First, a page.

Published on December 6th, 2019 | by Alastair Gilmour


Kombucha? Bless you

North East consumers are taking big note of a different style of fermented drink, as Alastair Gilmour discovers

Fermented food has soared in popularity thanks to the ever-increasing interest in gut health. We’re familiar with yogurt as a fermented foodstuff controlling digestion and supporting the immune system but others include kombucha, kimchi, sauerkraut, kefir and tempeh. Beer, wine and cider are fermented, too.

Kombucha is a fermented drink made from sweetened tea and a specific culture known as a scoby “symbiotic culture of bacteria and yeasts”. Kombucha is slightly sour and can be either non-alcoholic or contain up to 0.5% abv. Health conscious consumers looking for an alternative to processed fizzy drinks that are often packed with sugar or artificial sweeteners have been turning to kombucha, particularly in the US – but we have some significant producers and suppliers here in the North East.

John Chilton, owner of Sunderland-based Funk! Kombucha, says: “We’re fermenting tea in the North East. Funk! is small-batch, hand-crafted and brewed from ethically sourced tea and fermented with a mixed culture of bacteria and yeast.”

John has had a long and varied career in IT and as a business analyst but it was while working with Peter Briggs who was making gluten-free beer in Castle Eden, County Durham, under the Autumn Brewing brand, that he became absorbed with kombucha.

“Peter had a distributor in London who took us round six breweries where we tried some kombucha,” says John. “I’d never had it before and was blown away by how good it was; it had a real depth of flavour. So I started making it at home in the utility room and the shed but with limited success as it ferments at a higher temperature than beer.”

A start-up brewing course at Brewlab in Sunderland got him going, as did a four-day kombucha workshop in Canada to where he bunked off from a family holiday in California.

“I would never have started this business if I hadn’t done that,” he says. “I developed the product over six to eight months using tea from the Estate Tea Company in Newcastle run by Tom Webb.

“It can cost £50 a kilo for tea, but you only use five grams per litre. It’s quite exciting experimenting with different ones. Northern Alchemy Brewery have done a hybrid kombucha beer which is the direction I’d like to go in.”

Now John has a line-up of five-litre containers sitting on heat pads, making 35-litre batches at a time over two to three weeks. Straight tea kombucha is as versatile as the tea variety (and there are certainly lots of those), but his latest is flavoured with raspberry and hibiscus.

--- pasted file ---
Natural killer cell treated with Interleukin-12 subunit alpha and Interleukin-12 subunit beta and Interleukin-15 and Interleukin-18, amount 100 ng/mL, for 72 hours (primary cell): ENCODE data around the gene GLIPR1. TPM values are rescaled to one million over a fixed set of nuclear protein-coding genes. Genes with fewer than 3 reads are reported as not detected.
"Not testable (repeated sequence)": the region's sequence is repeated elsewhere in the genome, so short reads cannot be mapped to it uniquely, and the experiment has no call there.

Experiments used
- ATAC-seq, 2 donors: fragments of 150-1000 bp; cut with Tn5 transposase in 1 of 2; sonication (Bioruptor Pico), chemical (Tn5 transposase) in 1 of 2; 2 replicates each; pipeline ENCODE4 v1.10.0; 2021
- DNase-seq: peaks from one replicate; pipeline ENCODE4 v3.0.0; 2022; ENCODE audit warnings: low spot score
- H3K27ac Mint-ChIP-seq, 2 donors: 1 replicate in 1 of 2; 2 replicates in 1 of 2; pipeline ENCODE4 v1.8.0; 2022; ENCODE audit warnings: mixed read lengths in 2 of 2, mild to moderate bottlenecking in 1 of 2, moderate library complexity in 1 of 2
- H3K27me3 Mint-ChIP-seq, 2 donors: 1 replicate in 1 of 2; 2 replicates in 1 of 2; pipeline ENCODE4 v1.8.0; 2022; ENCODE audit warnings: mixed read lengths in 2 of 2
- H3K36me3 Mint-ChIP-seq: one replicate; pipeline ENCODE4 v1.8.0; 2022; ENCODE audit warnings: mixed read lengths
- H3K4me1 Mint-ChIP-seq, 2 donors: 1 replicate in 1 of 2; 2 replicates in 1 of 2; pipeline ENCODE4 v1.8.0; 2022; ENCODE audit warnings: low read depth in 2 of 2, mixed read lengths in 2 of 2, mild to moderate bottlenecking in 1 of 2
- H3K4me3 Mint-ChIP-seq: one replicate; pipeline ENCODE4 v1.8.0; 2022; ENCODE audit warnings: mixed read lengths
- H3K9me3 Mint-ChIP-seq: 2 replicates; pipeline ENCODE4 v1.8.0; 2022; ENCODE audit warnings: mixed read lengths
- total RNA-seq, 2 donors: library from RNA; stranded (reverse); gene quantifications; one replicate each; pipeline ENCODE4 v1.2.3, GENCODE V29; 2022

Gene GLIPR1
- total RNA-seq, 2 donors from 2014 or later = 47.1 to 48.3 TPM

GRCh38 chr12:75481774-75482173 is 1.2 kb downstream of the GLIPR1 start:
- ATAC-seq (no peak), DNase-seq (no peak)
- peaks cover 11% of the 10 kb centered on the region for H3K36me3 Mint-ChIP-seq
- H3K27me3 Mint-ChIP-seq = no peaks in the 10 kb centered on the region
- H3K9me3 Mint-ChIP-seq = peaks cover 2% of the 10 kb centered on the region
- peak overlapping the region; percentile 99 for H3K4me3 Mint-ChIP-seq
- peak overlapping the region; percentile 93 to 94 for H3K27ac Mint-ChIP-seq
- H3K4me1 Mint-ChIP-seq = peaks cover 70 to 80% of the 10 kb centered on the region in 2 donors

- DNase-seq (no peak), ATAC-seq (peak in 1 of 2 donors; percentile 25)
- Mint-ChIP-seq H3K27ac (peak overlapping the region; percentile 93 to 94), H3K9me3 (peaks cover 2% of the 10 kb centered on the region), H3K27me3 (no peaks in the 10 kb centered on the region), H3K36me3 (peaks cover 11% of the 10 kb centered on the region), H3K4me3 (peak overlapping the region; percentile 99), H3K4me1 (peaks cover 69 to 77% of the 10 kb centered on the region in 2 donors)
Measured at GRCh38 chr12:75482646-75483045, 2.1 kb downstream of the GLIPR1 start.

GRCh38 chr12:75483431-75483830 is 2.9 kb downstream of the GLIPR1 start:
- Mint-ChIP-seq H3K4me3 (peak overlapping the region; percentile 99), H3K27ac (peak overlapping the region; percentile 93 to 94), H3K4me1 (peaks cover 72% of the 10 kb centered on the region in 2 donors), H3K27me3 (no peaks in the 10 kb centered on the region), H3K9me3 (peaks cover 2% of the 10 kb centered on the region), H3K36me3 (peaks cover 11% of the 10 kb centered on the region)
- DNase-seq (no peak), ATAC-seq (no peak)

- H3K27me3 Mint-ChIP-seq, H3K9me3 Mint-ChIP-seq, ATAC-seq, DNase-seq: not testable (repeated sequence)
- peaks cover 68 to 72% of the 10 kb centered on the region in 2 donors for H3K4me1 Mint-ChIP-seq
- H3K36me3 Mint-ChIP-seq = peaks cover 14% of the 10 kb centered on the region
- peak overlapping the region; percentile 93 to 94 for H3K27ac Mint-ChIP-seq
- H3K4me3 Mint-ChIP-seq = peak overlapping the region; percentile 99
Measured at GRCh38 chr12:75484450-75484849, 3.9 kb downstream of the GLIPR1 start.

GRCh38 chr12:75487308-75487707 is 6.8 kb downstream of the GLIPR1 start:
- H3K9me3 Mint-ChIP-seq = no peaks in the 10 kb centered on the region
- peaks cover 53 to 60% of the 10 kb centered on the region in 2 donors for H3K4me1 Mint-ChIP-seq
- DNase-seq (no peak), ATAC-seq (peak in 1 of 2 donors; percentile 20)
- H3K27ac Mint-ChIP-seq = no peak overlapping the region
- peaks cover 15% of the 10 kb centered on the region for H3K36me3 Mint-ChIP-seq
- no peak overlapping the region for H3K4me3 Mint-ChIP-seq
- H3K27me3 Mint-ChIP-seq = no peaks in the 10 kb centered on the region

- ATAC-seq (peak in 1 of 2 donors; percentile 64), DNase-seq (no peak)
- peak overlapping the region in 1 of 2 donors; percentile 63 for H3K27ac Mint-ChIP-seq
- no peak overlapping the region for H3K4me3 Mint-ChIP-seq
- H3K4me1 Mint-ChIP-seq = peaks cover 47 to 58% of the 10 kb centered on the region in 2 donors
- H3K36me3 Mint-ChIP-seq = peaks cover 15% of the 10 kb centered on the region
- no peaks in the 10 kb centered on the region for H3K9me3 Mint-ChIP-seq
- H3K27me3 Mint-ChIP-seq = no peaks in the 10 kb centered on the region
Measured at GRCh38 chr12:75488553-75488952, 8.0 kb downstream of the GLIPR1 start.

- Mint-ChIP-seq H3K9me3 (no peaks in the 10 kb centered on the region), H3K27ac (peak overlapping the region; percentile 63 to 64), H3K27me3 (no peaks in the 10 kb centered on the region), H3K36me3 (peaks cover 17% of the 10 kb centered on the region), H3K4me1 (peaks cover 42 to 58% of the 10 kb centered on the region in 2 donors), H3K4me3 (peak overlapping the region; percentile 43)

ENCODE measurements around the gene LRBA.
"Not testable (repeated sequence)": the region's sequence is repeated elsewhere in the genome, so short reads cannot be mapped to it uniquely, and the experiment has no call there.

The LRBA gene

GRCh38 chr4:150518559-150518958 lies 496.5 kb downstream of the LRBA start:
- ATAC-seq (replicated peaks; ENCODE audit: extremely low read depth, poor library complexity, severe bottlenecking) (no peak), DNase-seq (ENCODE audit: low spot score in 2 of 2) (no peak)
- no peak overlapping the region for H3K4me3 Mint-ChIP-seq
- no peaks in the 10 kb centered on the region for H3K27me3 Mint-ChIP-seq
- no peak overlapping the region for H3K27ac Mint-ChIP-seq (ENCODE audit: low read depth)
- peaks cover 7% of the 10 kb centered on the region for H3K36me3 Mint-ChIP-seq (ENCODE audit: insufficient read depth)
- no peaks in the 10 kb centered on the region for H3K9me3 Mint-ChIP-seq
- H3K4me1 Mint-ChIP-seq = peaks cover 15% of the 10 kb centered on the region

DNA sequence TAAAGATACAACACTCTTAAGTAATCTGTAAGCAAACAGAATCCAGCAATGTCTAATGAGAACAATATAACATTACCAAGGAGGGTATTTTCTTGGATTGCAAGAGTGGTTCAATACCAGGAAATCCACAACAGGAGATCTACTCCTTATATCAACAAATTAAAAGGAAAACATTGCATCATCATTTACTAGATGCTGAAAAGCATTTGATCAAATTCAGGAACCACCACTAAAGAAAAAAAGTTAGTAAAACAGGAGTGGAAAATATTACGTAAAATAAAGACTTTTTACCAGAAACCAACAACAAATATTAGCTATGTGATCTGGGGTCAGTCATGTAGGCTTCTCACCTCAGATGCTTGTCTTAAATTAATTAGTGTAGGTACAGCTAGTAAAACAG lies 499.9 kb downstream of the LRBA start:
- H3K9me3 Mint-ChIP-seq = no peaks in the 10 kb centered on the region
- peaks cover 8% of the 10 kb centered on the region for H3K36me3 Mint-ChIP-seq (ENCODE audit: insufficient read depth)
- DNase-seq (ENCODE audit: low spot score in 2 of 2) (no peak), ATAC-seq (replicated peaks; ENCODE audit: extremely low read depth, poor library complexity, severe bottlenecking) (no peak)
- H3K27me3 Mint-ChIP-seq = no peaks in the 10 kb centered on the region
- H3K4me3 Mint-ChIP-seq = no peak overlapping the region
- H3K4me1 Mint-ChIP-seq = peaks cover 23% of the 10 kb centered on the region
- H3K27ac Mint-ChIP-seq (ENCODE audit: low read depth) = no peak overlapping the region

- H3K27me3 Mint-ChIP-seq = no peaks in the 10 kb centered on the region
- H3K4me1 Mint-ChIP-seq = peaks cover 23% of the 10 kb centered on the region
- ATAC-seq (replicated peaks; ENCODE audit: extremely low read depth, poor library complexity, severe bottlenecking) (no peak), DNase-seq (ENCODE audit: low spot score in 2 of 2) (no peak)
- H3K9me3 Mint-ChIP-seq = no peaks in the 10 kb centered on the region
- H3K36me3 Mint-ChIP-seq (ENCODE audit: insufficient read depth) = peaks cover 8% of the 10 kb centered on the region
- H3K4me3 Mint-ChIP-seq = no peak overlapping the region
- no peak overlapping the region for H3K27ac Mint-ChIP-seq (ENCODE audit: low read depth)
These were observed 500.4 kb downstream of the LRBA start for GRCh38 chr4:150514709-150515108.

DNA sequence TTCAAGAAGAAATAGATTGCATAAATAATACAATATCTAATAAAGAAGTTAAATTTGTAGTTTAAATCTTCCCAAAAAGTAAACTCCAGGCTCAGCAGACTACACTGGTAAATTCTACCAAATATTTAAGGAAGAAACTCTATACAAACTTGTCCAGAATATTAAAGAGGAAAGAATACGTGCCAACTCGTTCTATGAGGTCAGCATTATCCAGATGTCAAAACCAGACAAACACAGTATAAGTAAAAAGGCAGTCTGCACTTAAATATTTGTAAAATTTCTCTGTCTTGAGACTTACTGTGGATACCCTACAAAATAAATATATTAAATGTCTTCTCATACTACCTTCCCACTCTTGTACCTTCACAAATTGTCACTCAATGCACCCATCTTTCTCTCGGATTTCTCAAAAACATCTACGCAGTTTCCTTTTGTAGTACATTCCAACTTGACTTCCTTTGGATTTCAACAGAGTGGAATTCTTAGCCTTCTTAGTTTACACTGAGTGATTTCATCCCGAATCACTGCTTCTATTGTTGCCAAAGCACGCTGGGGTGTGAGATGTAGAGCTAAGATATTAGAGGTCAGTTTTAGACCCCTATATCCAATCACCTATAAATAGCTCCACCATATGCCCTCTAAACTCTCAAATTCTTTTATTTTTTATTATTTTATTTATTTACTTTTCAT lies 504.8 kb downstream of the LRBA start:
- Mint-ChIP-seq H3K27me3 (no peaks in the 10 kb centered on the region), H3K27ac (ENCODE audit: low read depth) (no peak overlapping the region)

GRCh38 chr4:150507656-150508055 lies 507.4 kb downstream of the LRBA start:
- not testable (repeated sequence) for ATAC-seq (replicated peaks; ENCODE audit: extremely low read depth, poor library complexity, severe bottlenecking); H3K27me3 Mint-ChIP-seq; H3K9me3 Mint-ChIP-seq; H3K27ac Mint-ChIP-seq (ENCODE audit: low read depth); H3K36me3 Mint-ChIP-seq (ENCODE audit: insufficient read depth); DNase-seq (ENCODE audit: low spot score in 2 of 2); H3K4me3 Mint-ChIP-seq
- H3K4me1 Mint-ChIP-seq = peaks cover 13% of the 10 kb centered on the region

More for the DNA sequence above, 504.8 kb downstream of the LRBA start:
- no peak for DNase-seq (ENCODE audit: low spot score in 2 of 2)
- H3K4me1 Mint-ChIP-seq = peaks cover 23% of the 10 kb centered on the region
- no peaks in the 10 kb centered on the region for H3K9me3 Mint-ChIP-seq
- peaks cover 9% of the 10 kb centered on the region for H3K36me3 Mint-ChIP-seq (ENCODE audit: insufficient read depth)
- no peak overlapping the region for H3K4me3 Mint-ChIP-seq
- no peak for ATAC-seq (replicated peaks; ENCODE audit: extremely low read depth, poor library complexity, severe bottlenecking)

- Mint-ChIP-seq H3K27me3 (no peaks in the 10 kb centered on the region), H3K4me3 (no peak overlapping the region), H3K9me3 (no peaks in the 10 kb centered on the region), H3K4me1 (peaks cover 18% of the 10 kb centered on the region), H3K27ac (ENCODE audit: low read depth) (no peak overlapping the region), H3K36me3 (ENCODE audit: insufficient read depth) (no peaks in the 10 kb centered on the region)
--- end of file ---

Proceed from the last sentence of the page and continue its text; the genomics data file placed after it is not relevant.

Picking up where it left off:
He says: “I’ve done a traditional Chinese Oolong kombucha and also tried adding fruits, but you have to be careful not to get a second fermentation going as you risk creating alcohol. You have to filter your water and the alcohol content can range from .01% to 2.0%. The trick is to keep it under 0.5%.

“A lot of kombucha production goes out in apothecary-style bottles to reflect a wellbeing theme (which has never been fully proven). The name Funk! came from me saying there was a lot of funk going on in the fermenter.

“Stockists include the Free Trade Inn and Arch 2 Brewhouse & Kitchen in Ouseburn, Newcastle, which we’re told can’t keep up with demand. I’ve been asked for a keg of kombucha from both of them but it’s difficult to fill a keg when you’re only doing 100 litres at a time. I just can’t ferment enough.”

The exact origins of the kombucha tradition are not known, although is thought to have originated in Manchuria, or in Russia, Japan or Eastern Europe, so take your pick.

As a response to this increasing consumer demand for health conscious, low- and no-alcohol beverages, County Durham-based Lanchester Wines has re-launched its Dragon Tree Kombucha – 16 years after its first incarnation. Served in a recyclable 250ml can, Dragon Tree Kombucha is a gently sparkling fruity tea with natural flavours of hibiscus and rosehip, which also gives the drink a light pink colour.

Andy Stephenson, who handles the Dragon Tree brand for the Lanchester group, says: “Dragon Tree was well ahead of its time, but never really got anywhere. The wave is taking off again driven by its Far Eastern heritage and a curiosity over fermented drinks.

“We’ve designed ours with a nod to heritage and tradition but made it a bit more on-stream with a versatile flavour profile. It’s a drink you can have on its own or mixed with spirits.

“We tested it through a national sampling campaign which has blown us away with its universal appeal. Results show that 82% of people really like it, from 18-year-olds to 50-plus. We just sat there going ‘wow’.”

With a light and fruity taste similar to strawberries and cream, Dragon Tree is gluten-free and suitable for vegans, with each 250ml can containing 50% daily NRV* of vitamins C, B6, B12, thiamin, folic acid, niacin and biotin. Each can contains only 93 calories which is less than an average apple. 

Furthermore, Dragon Tree is made with rosehip extract which has been shown to help increase joint mobility. Rosehip is also rich in the antioxidants vitamin C and polyphenols.

Both John Chilton and Andy Stephenson are keen for kombucha to be served in pubs and restaurants in a wine glass – a positive and fun alternative to fizzy, sugar-laden soft drinks.

*Daily NRV (Nutrient Reference Values) of an average adult.

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Alastair Gilmour

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